In April, officials ail ne* u need the* completion of a city-wieie* inventory that report-e*el $lf» million in rc»utine* street projects.
The* city currently spends $200,000 e*very year on routine street repair. Staff is trying to increase f lus allotment by cutting e*ity exists and increasing revenue with addi-
See STREET REPAIRS/3Ainside Thrice was not a charm for fire-plagued family
Key Code 76
By Ron Maloney Staff Writer
The third time was not the charm for a locaJ family whe* |e*st its home this past weekend in a series of fire?s that started with a stovetop coeiking blaze.
New Braunfels Fire Marshal Darren Bnnkkoeter said Marcus and Barbara Sanchez and their three children wert* left homeless early Sunday after their Savannah Hills Circle home was heavily damaged,
Firefighters went to the residence three times beginning at 9:05 a.m. Saturday, Bnnkkoeter said,
In that incident, cooking oil in an unattended frying pan flared up and started a fin? that burned into the stove’s exhaust hood.
It was extinguished with mi
nimal damage, Bnnkkoeter said, and firelighters turned off the stove and hood at the home’s breaker Ikix because of electrical damage.
“The value of the hood was placed at about $400,” Brink-koeter said.
At 5:29 p.m., firefighters were called back out, the fire marshal said, when the family apparently turned the breaker back on.
That time, an electrical short circuit caused a fire above the ceiling in the residence, winch Brinkkoeter said was a dou-blewide mobile home.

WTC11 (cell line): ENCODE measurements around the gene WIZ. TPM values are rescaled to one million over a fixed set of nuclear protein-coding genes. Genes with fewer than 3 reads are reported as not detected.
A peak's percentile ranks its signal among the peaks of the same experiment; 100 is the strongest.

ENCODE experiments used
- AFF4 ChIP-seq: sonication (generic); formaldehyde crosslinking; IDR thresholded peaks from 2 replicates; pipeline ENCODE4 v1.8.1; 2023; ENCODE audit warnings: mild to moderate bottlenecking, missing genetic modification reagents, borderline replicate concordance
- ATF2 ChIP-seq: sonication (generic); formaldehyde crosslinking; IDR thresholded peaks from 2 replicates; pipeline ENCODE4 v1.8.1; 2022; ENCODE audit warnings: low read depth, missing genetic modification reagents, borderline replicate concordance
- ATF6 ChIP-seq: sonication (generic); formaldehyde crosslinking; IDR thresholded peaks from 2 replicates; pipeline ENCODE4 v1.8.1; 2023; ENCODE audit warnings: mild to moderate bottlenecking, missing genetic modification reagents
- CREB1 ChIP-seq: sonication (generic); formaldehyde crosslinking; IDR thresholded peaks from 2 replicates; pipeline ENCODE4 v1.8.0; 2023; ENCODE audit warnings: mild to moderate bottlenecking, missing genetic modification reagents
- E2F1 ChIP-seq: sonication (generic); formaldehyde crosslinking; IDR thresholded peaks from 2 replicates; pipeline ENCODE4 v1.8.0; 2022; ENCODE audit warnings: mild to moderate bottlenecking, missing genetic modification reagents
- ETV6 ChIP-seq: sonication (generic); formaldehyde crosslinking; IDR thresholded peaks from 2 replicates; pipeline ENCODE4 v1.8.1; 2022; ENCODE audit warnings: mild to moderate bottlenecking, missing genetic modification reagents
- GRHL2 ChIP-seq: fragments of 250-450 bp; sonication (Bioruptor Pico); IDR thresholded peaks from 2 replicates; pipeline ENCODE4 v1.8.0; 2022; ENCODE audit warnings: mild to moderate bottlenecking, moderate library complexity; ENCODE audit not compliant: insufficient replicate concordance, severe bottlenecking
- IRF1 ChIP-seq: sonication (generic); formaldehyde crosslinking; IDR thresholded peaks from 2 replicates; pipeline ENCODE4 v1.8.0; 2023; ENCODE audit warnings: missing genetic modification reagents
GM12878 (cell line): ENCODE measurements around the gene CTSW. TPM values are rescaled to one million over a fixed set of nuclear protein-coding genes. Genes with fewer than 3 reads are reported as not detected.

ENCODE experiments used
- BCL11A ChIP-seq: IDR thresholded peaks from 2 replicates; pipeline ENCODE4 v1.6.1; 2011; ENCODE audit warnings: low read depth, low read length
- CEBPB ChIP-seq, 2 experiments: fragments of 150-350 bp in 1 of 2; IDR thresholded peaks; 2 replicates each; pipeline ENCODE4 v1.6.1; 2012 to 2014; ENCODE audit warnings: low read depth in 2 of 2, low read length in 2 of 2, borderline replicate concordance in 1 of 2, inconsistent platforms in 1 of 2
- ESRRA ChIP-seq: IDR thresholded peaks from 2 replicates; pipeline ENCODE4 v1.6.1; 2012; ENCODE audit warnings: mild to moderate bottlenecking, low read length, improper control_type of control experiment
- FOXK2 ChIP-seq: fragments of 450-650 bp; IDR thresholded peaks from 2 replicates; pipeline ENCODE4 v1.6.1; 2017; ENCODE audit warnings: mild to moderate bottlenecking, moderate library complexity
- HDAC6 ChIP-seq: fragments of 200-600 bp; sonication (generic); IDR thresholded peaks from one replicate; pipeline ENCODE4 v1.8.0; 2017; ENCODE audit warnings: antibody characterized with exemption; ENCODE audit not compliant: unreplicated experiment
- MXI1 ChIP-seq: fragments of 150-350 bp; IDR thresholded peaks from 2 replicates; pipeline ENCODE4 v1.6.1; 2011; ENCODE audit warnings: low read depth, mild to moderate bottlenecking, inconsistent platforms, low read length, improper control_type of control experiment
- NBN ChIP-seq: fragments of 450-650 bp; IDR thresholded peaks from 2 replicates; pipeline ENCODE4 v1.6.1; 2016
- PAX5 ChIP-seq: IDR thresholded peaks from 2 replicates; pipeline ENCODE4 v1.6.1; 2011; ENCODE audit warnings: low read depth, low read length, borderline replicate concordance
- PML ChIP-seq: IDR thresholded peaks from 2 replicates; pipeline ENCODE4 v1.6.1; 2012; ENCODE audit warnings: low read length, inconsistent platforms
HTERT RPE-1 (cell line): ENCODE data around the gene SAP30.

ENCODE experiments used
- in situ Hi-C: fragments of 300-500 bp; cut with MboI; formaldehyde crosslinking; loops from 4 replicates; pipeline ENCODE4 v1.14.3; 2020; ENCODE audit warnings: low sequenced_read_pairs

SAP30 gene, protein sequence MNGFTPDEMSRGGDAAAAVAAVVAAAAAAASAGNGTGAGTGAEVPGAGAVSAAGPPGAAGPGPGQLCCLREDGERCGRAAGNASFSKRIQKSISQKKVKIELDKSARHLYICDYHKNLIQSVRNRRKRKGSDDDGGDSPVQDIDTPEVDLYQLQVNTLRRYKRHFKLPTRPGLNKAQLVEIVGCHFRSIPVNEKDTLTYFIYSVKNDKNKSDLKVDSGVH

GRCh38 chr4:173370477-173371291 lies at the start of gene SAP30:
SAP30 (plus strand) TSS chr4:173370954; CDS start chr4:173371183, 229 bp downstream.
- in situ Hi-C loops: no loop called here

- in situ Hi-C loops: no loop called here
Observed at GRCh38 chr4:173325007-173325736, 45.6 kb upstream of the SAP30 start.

Firefighters spent more than three hours at the residence in the 6:30 p.m. incident because the? electrical load had causedSee FIRE/3A
New Braunfels firefighters attend to a fire at a Savannah Hill Circle home for the third time during their 24-hour shift. The final call came at 3 a m. Sunday. The manufactured housing unit was heavily damaged.
K. JESSIE SLATEN/Mort»kl Zertung_—JSM
Sweet taste of life
Florence Wipke’s 105 years have stretched across 3 centuries
By Ron Maloney
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DAVID INGRAM/Herald ZfHtung
Florence Wipke checks the icing on her birthday cake at a party held Monday in her honor at the Arboretum nursing center. Fnends and family helped Wipke celebrate her 105th birthday, with the help of accordionist Bob Blang
There art? bragging righta and then there are bragging rights — the kind that can’t be surpassed no matter who tells the next story or how much they embellish it.
And thats how it is for Florence Wipke. Because not everyone can say they’ve been on this Earth during three different centuries.
That’s right, because? Wipke, who celebrated her 105th birthday Monday afternoon at the Arboretum of New Braunfels Nursing Care Gen ter, was bom in St. Ixiuis in 1898.
She expected a party, but not like the one thrown for her.
“I knew there would be a party, but I didn’t know my daughter was going to do all of this,” Wipke said.
Her daughter, Betty Drawe of New Braunfels, said the Arboretum planned the special affair.
“She’s very sharp,” Drawe said of her mother. “Slit* remembers the St. Louis World’s Fair of 1904.
“She, my father, Albert, and my brother and I we were just babies — moved tx* Mercedes in the Rio Grande Valley in 1926,” Drawe said. “It was pretty much frontier.”
Florence and Albert Wipke raised oranges, tangerines and grapefruit on 73 acres in the valley.
She moved to New Braunfels in 1981.
Wipke kept her own home until she was nearly 101.
“Mothers always had a good constitution. She ate everything she ever wanted to eat; she never smoked, never drank and never dieted,” Drawl? said.
“She did many civic things and helped everylxxly she could. Shes a good Christian woman and an